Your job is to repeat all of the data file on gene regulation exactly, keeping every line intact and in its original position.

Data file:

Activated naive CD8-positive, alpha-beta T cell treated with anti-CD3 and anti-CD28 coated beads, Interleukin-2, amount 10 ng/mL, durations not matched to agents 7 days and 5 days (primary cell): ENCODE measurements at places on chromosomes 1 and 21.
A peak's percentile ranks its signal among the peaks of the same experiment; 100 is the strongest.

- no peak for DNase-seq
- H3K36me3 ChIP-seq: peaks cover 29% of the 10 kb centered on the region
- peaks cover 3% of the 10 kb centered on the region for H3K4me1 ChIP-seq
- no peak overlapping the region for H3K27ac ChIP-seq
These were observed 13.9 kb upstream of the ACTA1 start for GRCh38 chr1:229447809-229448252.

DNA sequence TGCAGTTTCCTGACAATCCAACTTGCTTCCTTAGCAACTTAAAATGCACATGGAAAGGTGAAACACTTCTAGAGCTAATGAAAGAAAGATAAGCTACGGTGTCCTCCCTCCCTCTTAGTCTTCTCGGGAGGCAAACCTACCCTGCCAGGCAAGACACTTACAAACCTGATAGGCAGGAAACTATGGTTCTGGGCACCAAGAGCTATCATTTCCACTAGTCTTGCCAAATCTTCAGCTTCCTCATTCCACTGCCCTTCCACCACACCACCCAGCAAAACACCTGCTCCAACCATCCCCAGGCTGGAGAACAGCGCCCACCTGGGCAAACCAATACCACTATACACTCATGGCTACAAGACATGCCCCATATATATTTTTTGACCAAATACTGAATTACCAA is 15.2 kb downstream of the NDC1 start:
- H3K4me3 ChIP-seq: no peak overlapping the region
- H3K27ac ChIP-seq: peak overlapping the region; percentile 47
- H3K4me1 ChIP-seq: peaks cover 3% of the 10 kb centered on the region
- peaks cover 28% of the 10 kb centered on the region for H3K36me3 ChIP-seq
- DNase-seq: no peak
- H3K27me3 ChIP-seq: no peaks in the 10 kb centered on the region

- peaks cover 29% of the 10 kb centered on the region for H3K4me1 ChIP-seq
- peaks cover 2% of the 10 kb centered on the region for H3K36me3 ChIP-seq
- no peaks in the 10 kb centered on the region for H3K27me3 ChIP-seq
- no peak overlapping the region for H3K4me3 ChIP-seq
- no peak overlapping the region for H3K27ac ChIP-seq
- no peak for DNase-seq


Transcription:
Activated naive CD8-positive, alpha-beta T cell treated with anti-CD3 and anti-CD28 coated beads, Interleukin-2, amount 10 ng/mL, durations not matched to agents 7 days and 5 days (primary cell): ENCODE measurements at places on chromosomes 1 and 21.
A peak's percentile ranks its signal among the peaks of the same experiment; 100 is the strongest.

- no peak for DNase-seq
- H3K36me3 ChIP-seq: peaks cover 29% of the 10 kb centered on the region
- peaks cover 3% of the 10 kb centered on the region for H3K4me1 ChIP-seq
- no peak overlapping the region for H3K27ac ChIP-seq
These were observed 13.9 kb upstream of the ACTA1 start for GRCh38 chr1:229447809-229448252.

DNA sequence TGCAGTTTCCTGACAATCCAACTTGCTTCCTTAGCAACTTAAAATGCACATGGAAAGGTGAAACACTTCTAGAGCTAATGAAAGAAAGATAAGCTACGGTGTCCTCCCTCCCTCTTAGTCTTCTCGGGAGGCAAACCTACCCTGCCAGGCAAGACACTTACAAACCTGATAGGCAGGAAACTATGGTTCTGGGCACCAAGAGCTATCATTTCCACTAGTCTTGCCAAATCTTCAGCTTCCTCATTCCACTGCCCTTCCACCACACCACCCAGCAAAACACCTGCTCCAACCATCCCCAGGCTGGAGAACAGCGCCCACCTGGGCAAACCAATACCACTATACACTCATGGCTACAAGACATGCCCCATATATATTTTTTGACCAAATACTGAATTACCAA is 15.2 kb downstream of the NDC1 start:
- H3K4me3 ChIP-seq: no peak overlapping the region
- H3K27ac ChIP-seq: peak overlapping the region; percentile 47
- H3K4me1 ChIP-seq: peaks cover 3% of the 10 kb centered on the region
- peaks cover 28% of the 10 kb centered on the region for H3K36me3 ChIP-seq
- DNase-seq: no peak
- H3K27me3 ChIP-seq: no peaks in the 10 kb centered on the region

- peaks cover 29% of the 10 kb centered on the region for H3K4me1 ChIP-seq
- peaks cover 2% of the 10 kb centered on the region for H3K36me3 ChIP-seq
- no peaks in the 10 kb centered on the region for H3K27me3 ChIP-seq
- no peak overlapping the region for H3K4me3 ChIP-seq
- no peak overlapping the region for H3K27ac ChIP-seq
- no peak for DNase-seq